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4th December 2021
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HomeProperty NewsSwiss Franc loans: 80 per cent non-performing

Swiss Franc loans: 80 per cent non-performing

BRIEFING the Parliamentary Committee of Finance head of the CBC Supervision Division Yiangos Demetriou said that loans in Swiss Franc declined from €2,052 million in December 31 2015 to €1,778 million on 30th June 2016, adding however that 80% of these loans are considered as non-performing.

The problems with loans denominated in Swiss Franc (CHF) arose when the exchange rate in relation to the euro increased by 40% trapping borrowers who concluded such loans.

According to Demetriou out of €274 million reduction only €60 million concerned household loans whereas the remaining €214 million concerned corporate loans. These loans are held by three banks, Bank of Cyprus, Alpha Bank and, to a lesser extent, Hellenic Bank.

“From the figures it is evident that the schemes implemented by the commercial banks are more effective for legal persons and less effective for households,” Demetriou said.

Loans in CHF for households on 30 June 2015 amounted to €1,124 million of which €893 million for house purchase, whereas loans for primary residences amounted to €264 million. Corporate loans amounted to €654 million.

Demetriou noted that the reduction emerged in the context of debt repayments, debt write offs and conversion of loans from CHF to euro.

Replying to questions, Demetriou said that “more pressure will be exerted so that the banks improve their schemes and attitude,” towards the troubled borrowers.

MPs expressed concerns on the slow pace in restructurings of household loans and suggested the parliament should consider approving a law forcing the banks to be more generous in reaching settlements with the borrowers.

“Yes the banks should suffer in a way that would not create additional capital requirements. If the banks are called to cover a greater cost and if capital requirements arise these will be covered by the taxpayer,” Demetriou said.

Averof Neofytou, the Committee president said the Parliament could assist adversely affected borrowers “without harming those who suffered the biggest blow of the (financial) crisis.”

As part of a €10 billion bailout by the EU and the IMF to Cyprus in 2013, 47.5% deposits over €100,000 were converted to equity to recapitalise Bank of Cyprus, whereas Laiki Bank entered in resolution which whipped out approximately 80% of deposits over €100,000.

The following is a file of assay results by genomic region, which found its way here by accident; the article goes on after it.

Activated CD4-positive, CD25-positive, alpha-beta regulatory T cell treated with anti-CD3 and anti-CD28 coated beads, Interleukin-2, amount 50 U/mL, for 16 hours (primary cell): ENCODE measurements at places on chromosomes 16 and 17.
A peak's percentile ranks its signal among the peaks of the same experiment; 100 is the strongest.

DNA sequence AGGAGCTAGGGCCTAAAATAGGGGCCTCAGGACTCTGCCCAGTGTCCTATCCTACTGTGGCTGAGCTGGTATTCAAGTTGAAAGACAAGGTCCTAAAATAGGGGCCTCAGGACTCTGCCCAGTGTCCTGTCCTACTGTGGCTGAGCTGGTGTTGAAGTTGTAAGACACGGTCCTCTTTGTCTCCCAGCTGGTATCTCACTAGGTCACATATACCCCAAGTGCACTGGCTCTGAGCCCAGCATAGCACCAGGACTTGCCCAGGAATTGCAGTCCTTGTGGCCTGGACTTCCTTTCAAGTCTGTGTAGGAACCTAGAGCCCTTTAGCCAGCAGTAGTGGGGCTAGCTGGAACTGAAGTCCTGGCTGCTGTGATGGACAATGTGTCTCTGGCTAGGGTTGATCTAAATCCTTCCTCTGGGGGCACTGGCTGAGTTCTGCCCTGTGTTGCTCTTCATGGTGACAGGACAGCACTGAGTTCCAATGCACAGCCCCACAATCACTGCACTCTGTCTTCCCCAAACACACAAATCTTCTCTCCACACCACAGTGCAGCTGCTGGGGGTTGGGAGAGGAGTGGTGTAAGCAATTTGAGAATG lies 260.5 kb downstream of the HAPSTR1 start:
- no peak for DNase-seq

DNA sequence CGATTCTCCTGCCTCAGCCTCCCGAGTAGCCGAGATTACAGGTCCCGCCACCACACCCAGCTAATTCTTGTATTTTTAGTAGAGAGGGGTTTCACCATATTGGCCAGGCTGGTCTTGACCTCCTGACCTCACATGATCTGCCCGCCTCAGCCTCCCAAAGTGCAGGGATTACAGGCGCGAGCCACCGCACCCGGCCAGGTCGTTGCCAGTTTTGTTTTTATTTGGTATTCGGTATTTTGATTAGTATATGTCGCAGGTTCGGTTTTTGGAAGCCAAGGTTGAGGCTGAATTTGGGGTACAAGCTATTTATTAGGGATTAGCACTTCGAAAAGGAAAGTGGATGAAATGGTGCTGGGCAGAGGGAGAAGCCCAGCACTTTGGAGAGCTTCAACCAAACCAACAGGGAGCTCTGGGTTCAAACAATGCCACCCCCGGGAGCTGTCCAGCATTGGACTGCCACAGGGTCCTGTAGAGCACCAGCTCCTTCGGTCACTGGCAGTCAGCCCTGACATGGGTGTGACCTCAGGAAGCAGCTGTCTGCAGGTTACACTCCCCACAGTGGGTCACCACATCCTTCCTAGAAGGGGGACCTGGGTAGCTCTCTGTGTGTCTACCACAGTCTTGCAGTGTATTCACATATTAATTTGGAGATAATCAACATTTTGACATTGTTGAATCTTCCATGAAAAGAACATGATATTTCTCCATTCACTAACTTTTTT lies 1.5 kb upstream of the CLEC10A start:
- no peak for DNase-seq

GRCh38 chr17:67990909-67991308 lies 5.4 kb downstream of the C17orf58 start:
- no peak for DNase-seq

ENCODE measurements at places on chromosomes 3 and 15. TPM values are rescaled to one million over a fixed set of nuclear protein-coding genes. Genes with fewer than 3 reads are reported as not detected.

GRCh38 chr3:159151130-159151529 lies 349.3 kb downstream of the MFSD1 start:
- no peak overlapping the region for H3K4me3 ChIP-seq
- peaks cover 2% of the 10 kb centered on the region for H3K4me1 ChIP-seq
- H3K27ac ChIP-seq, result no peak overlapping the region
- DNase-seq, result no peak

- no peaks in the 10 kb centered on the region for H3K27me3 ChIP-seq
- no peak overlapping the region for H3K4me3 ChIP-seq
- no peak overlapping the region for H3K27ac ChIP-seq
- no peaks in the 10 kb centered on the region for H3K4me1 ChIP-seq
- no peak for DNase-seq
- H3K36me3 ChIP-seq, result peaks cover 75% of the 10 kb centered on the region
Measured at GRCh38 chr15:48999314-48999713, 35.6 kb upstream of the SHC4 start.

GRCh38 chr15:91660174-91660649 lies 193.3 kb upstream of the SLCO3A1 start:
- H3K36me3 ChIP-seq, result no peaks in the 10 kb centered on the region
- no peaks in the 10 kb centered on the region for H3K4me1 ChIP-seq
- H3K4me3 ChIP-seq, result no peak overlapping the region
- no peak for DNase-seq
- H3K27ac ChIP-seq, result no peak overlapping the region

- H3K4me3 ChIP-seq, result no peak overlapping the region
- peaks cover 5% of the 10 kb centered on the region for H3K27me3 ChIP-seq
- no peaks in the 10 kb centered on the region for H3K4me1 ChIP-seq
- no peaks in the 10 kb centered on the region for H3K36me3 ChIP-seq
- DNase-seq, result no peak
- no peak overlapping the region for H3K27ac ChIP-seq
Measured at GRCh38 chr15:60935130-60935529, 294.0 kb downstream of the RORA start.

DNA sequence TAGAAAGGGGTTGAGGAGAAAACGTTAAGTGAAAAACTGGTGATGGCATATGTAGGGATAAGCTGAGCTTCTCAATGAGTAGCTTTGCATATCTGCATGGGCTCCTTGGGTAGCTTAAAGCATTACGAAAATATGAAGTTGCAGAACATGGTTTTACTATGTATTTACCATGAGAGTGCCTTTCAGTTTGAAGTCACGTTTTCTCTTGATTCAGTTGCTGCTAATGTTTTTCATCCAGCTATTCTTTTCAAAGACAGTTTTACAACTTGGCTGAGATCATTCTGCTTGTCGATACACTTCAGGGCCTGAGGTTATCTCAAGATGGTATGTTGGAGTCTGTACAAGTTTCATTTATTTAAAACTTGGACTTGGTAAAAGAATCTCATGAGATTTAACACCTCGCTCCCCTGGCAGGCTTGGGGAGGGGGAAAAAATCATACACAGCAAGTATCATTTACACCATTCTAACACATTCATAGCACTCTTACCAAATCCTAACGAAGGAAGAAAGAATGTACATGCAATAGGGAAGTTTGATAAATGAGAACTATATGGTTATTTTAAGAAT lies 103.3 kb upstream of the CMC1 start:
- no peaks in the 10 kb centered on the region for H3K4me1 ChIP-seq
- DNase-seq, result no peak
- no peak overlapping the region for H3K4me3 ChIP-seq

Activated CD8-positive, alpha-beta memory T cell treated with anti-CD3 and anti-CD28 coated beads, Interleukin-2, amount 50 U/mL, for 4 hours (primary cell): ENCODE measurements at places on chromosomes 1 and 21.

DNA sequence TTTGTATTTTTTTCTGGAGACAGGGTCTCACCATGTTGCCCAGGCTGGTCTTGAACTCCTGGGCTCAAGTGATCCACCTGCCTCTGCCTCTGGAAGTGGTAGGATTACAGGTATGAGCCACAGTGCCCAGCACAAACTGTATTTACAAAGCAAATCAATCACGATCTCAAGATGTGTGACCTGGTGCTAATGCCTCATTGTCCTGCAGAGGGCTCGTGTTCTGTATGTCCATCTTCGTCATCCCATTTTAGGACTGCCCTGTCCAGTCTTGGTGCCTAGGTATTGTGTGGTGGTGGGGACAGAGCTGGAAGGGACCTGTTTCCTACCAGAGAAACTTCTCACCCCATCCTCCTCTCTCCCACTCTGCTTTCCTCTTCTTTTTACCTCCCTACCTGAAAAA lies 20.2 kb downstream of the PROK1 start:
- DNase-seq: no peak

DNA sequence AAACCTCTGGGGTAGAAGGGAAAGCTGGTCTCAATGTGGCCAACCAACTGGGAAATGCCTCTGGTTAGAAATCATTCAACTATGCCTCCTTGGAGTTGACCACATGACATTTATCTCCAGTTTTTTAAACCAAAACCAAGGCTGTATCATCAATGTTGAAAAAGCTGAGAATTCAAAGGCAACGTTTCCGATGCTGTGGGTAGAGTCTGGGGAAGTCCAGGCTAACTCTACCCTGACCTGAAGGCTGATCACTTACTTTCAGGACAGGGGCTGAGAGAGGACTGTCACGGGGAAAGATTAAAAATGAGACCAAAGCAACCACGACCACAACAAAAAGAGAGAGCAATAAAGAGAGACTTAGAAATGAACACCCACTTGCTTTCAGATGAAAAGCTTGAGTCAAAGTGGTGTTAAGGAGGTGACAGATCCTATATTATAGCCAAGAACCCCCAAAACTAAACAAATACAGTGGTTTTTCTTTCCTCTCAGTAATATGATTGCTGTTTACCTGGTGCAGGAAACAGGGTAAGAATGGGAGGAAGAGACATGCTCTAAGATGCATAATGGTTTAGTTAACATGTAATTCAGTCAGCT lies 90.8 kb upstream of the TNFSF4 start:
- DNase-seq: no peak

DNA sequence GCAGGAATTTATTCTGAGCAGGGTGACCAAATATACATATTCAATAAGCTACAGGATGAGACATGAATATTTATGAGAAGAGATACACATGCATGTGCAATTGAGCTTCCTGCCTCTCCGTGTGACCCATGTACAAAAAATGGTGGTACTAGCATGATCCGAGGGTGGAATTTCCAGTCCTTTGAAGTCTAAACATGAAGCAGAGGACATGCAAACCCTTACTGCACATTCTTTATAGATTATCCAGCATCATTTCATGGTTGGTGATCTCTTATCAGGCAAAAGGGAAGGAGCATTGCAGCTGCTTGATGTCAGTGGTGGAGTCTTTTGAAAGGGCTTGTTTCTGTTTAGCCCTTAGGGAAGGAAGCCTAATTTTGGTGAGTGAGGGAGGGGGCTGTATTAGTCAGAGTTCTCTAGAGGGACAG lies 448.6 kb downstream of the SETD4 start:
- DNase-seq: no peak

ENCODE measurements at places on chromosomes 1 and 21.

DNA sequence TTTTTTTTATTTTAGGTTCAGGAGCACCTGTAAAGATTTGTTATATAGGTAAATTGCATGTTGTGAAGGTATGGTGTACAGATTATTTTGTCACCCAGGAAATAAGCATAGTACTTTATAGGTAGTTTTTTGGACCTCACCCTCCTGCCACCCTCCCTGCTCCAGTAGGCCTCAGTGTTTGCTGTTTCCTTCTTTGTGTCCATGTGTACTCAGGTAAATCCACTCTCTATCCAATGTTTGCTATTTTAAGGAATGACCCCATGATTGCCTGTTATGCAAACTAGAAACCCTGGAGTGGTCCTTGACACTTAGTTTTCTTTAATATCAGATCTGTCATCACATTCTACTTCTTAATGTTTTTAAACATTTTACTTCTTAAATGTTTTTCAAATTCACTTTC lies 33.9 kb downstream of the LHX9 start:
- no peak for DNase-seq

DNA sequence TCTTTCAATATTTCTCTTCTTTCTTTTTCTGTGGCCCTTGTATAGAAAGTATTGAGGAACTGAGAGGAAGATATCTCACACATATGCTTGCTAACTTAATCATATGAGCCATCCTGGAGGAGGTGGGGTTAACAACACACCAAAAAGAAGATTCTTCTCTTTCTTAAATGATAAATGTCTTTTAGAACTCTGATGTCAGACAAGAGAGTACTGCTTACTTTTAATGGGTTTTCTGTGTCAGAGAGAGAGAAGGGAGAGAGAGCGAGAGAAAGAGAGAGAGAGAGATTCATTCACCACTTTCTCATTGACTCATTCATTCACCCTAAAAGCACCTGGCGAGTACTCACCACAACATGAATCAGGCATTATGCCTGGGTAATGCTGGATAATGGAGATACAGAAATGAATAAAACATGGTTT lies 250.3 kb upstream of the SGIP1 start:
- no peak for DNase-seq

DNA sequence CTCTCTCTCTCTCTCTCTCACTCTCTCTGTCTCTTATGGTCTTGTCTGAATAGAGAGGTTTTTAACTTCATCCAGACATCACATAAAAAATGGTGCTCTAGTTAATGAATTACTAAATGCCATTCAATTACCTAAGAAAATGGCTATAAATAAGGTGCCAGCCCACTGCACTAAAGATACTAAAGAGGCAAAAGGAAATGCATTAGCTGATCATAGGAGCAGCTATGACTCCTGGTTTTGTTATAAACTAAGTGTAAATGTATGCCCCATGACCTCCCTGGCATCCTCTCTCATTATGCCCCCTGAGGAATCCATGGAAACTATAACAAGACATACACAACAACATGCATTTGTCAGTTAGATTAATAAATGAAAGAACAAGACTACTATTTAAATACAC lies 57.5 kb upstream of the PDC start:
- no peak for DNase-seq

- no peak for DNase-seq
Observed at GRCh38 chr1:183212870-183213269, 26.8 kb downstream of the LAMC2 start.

Neofytou said the banks have a buffer of 25% – 30% to assist the borrowers in finding the best possible solutions, but he cautioned that if a bill imposes losses exceeding the buffer “we would shoot the depositors in the foot once again”.


  1. The Alpha Bank won their case against us for non payment in 2012 then enforced it through UK court and took balance of my UK property. As yet they have not re-possessed therefore we are managing the property on their behalf. We do not Hold T/D so cannot sell but are harassed by management for maintenance therefore have had to rent out to cover cost. The Bank have agreed to accept net rent towards payment of Judgement after we have caught up with management arrears which will take years at current rental rates. Not sure how we stand legally.

  2. Simple matter to consider….How much commission did the banks earn from this mis-selling? Once we know what profit they made that could be used as a ball park figure for compensation.

    If UK banks can be penalised for the mis-selling of Loan Protection which many borrowers probably did need but have jumped on the cash cow of compensation surely the Cypriot banks can be brought to task for this far more cunning plan.

  3. Alpha Bank refuse to convert my CHF loan to GBP. They want to convert it to Euros. WHY !!!!!

    Ed: Euro is the currency of Cyprus. I don’t know why the bank is refusing to convert your loan to GPB, it’s done this for other borrowers. Perhaps it’s because of the uncertainty on the future value of Sterling following the BREXIT vote?

  4. It is good to hear the Cyprus government starting to recognise the problem and that the banks aren’t doing enough.

    While a law forcing the banks to do better would be good in theory, what chance is there of them actually complying with it and what would be done if they didn’t?

    The banks are already in breach of several laws and Central Cyprus and European Central Bank directives in both issuing the loans and the way they have managed them since and nothing has been done about that.

    Perhaps the Cyprus government should focus on this instead of inventing more red tape.

    There are thousands of us using what little money we have left to try to bring the banks to court. Having the Cyprus government join forces with us would make that happen.

    At the end of the day, Bank of Cyprus, Alpha Bank and the others are all commercial enterprises. They should not be allowed to be above the law because of some idea that their demise would be a bad thing for Cyprus or the Euro.

    The ECB and the CCB have the resources and ability to protect the currency and the economy while ensuring that every single person who has been affected is properly taken care of – even if that means having to pull the plug on these banks.

    A percentage write down in the loan – whether it’s 25 or 30% or even more does not go far enough in putting things right and still leaves thousands of borrowers in a financial position they should never have been allowed to get into.

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